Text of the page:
I posed this purposefully provocative question to our contributing social media experts from client, vendor and agency side whilst compiling the newly-updated Social Media Best Practice Guide for Econsultancy subscribers.

The question was met with thoughtful reflection:

“You’re absolutely right to ask this question. Every organisation should be clear on their answer,”  BBC’s head of social news, Mark Frankel responded.

Why do we need to address the ‘community’ question?

Changes to Facebook’s algorithm to favour friend, family and local posts followed its adapted mission statement to “Give people the power to build community and bring the world closer together.”

Facebook’s definition of ‘community’ and the impact of its changes are being felt by many brands and businesses.

The cynical suggest that a ‘demotion’ of brand social media content and communities is a thinly-disguised ploy to ensure an insurance budget against the decreased visibility of Facebook Page organic posts.

I’ve spoken to a number of marketers from small businesses who have felt the effects. Many said that their Facebook focus is now on reaching audiences through paid media only for upper awareness and lower funnel conversion activity. They are allowing their Pages to ‘drift’, spending less time on crafting organic posts and dealing only with issues rather than proactively managing their Page.

Many marketers from all sectors feel that the ‘Facebook Zero’ algorithm changes are welcome and that they have forced organisations to rethink their relationship with audiences – redressing the broadcast content vs meaningful engagement imbalance.

Those of us who have been social media strategists since the turn of the century (wow, that makes me feel old), have always guided organisations using community strategy principles in social media – after all, a social media presence =  the creation of a community.

Stephen Waddington, Chief Engagement Officer, Ketchum has been working with organisations for long enough in social spaces to feel that the word ‘Community’ in both digital and social media needs clarity. It’s a term that has been misused by many.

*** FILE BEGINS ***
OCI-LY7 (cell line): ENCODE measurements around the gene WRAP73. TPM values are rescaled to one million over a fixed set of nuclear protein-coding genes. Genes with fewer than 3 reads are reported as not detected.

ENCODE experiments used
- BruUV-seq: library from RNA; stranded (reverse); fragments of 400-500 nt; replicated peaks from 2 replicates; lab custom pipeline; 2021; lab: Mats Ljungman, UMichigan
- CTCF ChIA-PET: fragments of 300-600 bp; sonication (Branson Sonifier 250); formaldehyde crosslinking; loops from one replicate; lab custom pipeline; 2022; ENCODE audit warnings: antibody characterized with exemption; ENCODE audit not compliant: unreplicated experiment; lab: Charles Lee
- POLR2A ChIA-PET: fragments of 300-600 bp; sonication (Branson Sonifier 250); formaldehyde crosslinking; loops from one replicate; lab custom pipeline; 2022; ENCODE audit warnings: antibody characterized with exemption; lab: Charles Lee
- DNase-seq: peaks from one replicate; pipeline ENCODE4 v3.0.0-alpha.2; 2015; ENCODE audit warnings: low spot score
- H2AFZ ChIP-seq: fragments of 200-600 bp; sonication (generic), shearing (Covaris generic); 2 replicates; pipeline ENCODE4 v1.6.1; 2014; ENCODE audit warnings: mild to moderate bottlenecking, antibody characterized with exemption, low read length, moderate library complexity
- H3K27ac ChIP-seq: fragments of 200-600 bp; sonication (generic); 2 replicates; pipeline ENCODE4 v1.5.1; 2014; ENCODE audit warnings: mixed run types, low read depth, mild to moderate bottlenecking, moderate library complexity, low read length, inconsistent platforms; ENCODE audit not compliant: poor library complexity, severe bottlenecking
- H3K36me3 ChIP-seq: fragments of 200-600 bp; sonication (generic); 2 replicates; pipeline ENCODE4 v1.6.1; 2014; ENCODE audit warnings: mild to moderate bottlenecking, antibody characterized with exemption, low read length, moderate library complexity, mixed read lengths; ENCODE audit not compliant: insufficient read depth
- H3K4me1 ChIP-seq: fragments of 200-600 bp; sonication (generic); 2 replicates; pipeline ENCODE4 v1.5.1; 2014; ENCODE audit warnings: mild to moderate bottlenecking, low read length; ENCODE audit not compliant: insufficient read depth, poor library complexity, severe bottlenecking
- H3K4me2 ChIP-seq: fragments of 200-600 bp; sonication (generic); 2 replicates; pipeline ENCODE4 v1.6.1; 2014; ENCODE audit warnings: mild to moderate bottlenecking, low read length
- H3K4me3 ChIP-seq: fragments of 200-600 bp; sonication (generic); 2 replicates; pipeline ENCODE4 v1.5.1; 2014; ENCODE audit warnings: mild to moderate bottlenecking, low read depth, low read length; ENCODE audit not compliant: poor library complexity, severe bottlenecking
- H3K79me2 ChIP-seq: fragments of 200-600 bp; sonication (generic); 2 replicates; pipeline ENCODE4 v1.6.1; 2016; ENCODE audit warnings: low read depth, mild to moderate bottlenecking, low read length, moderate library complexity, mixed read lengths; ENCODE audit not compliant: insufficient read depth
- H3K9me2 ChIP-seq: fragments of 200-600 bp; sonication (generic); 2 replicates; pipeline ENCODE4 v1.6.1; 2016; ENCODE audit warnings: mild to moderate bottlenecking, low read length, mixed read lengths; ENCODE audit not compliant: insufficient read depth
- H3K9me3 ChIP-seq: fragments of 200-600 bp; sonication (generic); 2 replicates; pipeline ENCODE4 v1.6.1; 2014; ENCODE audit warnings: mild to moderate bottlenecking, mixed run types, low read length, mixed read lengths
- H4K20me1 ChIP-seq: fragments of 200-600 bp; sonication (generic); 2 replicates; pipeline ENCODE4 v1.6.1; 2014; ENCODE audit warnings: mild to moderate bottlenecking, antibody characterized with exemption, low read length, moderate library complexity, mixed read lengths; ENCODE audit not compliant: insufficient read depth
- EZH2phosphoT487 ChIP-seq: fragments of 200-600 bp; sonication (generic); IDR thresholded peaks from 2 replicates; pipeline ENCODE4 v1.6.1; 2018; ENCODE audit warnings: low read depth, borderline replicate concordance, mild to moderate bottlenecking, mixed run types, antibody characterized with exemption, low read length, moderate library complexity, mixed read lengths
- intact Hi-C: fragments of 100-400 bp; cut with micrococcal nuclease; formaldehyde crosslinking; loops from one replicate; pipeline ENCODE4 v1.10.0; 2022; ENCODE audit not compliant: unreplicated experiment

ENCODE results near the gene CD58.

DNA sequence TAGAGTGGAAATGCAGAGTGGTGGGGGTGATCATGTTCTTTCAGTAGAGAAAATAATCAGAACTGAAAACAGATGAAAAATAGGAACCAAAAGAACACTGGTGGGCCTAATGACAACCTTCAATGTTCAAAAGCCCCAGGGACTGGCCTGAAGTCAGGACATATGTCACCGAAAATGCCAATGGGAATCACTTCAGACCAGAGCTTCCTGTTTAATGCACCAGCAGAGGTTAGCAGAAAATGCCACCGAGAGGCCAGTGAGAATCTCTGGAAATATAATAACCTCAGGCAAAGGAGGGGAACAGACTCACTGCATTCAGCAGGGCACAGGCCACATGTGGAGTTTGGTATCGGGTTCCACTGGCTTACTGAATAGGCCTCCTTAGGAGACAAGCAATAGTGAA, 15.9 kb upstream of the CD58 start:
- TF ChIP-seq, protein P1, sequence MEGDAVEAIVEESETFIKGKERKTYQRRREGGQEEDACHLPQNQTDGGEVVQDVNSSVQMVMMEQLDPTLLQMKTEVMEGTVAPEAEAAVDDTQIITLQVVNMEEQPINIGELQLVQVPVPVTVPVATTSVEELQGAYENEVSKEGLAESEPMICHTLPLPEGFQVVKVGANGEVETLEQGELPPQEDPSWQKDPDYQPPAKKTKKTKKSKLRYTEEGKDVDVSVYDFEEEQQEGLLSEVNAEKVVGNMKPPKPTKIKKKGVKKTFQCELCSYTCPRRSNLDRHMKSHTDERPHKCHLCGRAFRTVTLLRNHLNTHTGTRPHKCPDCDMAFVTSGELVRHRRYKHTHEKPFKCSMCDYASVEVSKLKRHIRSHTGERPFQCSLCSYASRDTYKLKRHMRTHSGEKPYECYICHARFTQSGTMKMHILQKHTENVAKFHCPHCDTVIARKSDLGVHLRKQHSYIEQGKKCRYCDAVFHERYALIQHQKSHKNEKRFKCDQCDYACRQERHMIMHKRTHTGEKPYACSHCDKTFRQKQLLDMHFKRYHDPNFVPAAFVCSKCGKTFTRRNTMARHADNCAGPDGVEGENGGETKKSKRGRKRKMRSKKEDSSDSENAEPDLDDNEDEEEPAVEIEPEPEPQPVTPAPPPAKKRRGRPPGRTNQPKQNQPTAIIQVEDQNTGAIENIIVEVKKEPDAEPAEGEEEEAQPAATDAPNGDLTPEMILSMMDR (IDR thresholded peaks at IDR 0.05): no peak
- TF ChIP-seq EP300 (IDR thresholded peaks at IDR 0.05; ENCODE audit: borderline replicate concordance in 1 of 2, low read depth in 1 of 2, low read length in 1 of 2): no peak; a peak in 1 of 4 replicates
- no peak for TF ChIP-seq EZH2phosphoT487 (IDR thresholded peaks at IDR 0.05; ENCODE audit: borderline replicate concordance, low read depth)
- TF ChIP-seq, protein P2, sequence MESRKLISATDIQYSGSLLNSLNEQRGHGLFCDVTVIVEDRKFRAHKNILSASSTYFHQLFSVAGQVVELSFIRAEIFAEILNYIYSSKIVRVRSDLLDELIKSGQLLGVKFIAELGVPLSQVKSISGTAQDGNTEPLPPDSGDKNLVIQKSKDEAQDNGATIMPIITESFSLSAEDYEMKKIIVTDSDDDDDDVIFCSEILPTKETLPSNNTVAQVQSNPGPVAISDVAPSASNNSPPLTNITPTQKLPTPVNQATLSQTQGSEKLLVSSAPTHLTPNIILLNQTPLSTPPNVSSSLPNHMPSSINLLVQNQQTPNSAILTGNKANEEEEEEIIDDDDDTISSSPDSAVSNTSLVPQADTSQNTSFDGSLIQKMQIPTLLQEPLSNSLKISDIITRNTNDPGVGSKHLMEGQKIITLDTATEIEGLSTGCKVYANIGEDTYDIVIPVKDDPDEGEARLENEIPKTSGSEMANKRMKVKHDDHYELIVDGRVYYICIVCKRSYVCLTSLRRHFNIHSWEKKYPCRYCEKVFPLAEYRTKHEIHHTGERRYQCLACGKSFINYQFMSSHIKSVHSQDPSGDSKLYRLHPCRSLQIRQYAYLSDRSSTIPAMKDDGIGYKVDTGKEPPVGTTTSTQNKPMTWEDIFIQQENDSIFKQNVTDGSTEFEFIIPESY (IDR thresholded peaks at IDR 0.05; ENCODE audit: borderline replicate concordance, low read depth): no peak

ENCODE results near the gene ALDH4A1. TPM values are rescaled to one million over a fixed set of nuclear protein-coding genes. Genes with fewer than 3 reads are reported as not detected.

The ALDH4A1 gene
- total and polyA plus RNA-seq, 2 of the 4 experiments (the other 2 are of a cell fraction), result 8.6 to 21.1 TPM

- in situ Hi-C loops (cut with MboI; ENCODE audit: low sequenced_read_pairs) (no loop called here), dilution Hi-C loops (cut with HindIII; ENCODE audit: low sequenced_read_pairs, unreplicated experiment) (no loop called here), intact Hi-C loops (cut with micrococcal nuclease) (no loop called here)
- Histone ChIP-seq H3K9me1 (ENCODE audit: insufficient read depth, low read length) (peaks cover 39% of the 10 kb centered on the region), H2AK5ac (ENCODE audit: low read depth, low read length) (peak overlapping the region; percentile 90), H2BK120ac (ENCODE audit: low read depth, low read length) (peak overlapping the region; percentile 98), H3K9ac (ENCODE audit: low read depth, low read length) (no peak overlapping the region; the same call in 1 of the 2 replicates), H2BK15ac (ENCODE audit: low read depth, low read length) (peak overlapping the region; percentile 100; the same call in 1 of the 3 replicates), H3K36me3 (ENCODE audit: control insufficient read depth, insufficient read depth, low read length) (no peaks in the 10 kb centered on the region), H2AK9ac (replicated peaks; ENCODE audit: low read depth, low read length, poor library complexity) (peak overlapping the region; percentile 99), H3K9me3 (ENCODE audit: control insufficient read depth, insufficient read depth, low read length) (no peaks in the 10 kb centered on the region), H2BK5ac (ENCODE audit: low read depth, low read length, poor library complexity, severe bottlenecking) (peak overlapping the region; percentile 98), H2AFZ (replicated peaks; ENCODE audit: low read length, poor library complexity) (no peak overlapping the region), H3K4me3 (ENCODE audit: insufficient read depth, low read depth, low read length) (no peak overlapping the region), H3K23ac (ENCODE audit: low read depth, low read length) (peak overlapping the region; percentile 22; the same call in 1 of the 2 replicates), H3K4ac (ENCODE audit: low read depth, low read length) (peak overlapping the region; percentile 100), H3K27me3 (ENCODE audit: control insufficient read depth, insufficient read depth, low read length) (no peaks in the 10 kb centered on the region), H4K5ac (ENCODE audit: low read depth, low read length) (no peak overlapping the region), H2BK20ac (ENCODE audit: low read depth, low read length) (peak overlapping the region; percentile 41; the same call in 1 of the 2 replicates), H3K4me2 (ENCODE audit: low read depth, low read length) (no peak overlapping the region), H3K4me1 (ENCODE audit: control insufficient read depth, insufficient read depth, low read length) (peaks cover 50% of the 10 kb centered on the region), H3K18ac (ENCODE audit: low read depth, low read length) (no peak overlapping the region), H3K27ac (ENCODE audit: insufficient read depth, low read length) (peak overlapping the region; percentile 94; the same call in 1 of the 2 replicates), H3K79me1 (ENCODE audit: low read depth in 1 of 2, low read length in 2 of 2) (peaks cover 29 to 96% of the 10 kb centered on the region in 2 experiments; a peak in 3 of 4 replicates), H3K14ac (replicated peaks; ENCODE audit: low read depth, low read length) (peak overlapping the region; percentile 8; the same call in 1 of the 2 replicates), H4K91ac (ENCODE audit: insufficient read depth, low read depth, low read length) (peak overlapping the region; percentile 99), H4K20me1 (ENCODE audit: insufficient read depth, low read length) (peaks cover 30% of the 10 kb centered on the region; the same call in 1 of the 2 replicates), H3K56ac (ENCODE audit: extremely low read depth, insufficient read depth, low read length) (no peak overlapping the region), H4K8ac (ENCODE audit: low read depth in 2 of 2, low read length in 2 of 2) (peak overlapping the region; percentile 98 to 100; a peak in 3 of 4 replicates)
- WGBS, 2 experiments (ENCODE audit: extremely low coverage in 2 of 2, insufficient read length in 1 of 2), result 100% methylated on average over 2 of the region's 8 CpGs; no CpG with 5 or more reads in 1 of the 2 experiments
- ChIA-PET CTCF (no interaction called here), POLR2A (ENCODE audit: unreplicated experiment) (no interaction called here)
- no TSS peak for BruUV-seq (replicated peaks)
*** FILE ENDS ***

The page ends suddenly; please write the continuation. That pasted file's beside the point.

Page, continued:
He makes the case that core PR skills, as well as a clear community strategy are key to developing and maintaining active and effective communities:

Community is a much abused and maligned word in this social media era.

“Create a Twitter hashtag, or build a Facebook or LinkedIn group, and people will come. Except they don’t. The internet is littered with failed community building efforts.

“Successful communities, online and offline, are co-created around a shared purpose. They coalesce around people with shared interests and value, and those in these communities rely on information from those they trust.

“The skills of public relations in listening, storytelling and content, can make communities vibrant.”

What happened to ‘social communities’?

Social networks were simply an extension of the early communities spaces of the Internet such as Forums and Usenet. Creating communities required an understanding of audience motivations, group dynamics, communication theory, transactional analysis, crisis communications, effective moderation practices – essentially a solid community strategy and community management skills.

As social platforms grew and features changed in the mid 2000s, many marketers threw $£ at delighting their audiences with apps, competitions, content and experiences. The core principles of developing and nurturing a community, however loosely that community were connected, were often forgotten in the pursuit of fans, followers and likes.

Social media became a space for many to spew out interruptive click bait, low-friction ‘which type are you’, ‘hot or not’, ‘tag yourself’ posts, competitions and memes rather than focusing on providing a community space to nurture a group of thinkers, makers, shakers, doers, fixers and fans.

This, of course, is a highly reductive and simplistic view. Let’s not forget that this approach to low-value social content was also rewarded by the social networks, until they publicly announced that the days of rewarding low-level brand/audience engagement were well and truly over.

There are also many amazing communities out there using social networks as their platforms. Do use the comments below to highlight yours.

Communities of purpose, principle, action, local communities and even branded communities connected by little else than a love of a particular  brand, TV series or celebrity, for example.

So what did some of our expert report contributors say when asked the question: